Brown v. Board of Education’s landmark Supreme Court decision in 1954 promised to integrate schools and established that racial segregation was unconstitutional. After this decision, approximately 38,000 Black teachers in the South were fired.
The gap of Black role models in American classrooms continued to widen for future generations of students. Lemonada Media’s “After 1954” shares the uplifting impact Black educators have on Black students’ lives and how future generations can lend support to help children achieve their goals and thrive.
Educator and nonprofit leader Aimée Eubanks Davis hosts this 5-part series. Start from episode 1 to hear the history in chronological order. Throughout the series, hear empowering conversations with Black students, administrators, and educators who changed each others’ lives.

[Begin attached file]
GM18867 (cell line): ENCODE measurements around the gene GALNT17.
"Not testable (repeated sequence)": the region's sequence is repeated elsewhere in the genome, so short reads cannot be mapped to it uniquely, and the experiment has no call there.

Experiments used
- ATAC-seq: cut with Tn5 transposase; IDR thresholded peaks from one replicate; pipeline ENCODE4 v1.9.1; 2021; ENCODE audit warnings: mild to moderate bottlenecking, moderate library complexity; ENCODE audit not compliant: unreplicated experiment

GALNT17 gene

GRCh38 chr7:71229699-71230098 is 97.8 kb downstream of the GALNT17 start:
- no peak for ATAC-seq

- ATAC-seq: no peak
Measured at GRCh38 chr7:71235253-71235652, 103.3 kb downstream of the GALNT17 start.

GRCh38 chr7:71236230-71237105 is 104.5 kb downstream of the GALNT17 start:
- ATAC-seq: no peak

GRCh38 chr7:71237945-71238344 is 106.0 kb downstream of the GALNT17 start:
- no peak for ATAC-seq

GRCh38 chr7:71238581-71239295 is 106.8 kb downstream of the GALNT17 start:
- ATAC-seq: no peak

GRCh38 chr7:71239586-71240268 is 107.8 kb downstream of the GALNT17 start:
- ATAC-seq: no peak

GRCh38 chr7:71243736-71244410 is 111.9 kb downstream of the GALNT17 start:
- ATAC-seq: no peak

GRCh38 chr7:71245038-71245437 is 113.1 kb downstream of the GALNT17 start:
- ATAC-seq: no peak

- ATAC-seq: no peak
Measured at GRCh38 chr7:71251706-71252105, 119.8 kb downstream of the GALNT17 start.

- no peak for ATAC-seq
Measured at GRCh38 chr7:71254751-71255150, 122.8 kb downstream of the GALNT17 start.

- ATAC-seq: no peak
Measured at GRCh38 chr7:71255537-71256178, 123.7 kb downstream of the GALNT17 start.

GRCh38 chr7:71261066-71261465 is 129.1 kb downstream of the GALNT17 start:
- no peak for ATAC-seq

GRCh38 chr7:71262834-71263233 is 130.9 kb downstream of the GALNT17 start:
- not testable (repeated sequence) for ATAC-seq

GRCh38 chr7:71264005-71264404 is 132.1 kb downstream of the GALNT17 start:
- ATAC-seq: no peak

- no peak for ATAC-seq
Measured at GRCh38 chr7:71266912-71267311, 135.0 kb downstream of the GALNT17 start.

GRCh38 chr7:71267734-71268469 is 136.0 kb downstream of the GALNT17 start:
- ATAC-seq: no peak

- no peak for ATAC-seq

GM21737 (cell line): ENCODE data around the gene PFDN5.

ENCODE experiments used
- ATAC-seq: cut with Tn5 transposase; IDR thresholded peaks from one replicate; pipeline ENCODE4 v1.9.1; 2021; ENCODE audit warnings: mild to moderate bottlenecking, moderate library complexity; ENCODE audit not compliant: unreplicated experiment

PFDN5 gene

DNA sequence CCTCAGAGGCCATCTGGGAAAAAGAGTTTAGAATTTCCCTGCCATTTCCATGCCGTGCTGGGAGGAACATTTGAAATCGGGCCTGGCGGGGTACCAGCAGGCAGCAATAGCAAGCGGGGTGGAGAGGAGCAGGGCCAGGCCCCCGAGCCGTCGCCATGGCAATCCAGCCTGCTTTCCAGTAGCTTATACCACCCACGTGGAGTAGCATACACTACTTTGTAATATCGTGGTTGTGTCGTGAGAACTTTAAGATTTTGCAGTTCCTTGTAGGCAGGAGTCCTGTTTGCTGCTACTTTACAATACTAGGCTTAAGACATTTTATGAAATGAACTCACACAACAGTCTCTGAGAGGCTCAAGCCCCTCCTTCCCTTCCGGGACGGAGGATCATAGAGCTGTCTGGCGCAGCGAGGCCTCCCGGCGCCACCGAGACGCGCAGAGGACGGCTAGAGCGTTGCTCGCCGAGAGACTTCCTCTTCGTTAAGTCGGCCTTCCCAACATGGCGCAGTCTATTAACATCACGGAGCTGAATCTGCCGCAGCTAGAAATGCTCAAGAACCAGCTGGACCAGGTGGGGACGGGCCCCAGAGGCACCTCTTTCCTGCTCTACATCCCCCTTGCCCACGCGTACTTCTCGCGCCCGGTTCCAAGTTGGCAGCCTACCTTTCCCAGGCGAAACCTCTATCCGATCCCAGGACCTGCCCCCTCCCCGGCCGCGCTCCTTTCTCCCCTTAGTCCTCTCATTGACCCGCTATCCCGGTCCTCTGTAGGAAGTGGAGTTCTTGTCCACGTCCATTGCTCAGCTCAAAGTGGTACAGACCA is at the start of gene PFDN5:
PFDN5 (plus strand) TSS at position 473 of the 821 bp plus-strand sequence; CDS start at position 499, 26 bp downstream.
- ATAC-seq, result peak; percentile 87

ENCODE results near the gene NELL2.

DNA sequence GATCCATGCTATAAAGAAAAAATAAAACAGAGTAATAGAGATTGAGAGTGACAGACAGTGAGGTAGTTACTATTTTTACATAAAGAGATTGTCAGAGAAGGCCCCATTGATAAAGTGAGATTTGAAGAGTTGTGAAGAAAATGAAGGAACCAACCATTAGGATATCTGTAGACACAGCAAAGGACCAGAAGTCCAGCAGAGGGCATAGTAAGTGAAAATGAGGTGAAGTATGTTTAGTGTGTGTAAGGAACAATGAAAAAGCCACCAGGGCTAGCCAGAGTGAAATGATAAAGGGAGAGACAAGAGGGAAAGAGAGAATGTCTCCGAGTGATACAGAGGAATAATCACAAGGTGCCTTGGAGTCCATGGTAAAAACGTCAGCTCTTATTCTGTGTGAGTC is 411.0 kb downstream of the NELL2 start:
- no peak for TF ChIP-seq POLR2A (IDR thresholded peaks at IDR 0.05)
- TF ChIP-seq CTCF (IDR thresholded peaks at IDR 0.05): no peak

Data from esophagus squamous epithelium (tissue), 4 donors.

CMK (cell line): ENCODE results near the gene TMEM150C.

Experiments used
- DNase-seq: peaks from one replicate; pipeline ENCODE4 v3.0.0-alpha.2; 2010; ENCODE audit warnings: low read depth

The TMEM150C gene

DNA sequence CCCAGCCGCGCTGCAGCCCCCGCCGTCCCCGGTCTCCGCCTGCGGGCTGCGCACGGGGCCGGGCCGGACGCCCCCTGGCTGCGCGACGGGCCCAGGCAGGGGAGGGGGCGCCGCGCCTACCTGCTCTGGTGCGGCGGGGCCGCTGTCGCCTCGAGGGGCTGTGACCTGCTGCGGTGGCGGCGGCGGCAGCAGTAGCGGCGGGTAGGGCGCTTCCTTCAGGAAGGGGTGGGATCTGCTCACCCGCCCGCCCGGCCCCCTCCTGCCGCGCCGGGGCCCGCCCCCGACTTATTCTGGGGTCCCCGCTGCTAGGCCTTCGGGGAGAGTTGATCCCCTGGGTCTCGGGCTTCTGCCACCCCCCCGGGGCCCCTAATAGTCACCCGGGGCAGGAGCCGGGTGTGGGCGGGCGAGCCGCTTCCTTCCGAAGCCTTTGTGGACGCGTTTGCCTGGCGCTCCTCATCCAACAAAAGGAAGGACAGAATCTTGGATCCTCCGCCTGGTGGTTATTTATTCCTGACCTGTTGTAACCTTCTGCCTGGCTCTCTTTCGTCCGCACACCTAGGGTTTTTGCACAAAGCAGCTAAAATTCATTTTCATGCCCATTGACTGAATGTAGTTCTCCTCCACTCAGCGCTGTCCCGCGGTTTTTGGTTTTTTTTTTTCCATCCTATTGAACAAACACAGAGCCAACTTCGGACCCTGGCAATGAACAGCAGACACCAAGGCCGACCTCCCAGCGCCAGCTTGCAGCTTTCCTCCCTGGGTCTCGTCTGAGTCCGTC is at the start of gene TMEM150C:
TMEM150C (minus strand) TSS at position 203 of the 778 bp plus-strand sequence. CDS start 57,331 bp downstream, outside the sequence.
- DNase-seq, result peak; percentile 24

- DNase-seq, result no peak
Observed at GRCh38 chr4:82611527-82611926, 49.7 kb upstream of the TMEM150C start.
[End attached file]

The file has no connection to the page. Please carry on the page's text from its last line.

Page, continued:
Episode 1 spotlights the robust history of Black education and introduces Professor Michele Foster’s research. She was known for interviewing Black teachers in the classroom throughout the 1950s. Hear Prof. Foster’s conversation with her former PhD student, Tryphenia Peele Eady.
On episode 2, Pregnant Girl’s author Nicole Lynn Lewis shared about attending the College of William & Mary in the 1990s while mothering her newborn. Nicole befriended her financial aid counselor, Tammy Currie, and they were reunited on the podcast. They discussed how financial aid support singlehandedly enabled Nicole to feed her family and shared how colleges can support the population of students like Nicole.
Jason Brooks shared his experience going “from the hood to Hogwarts.” As a kid, Jason left Watts in South L.A. to board at an all-boys school. He encountered racism and did not have any guidance from adults. This inspired him to teach and lend support to kids going through what he experienced. Jason remembered his teenage years and spoke with his mentor Troy Kemp about teaching Black boys.
Tune in over the next few weeks for new episodes of “After 1954,” released in 5 parts.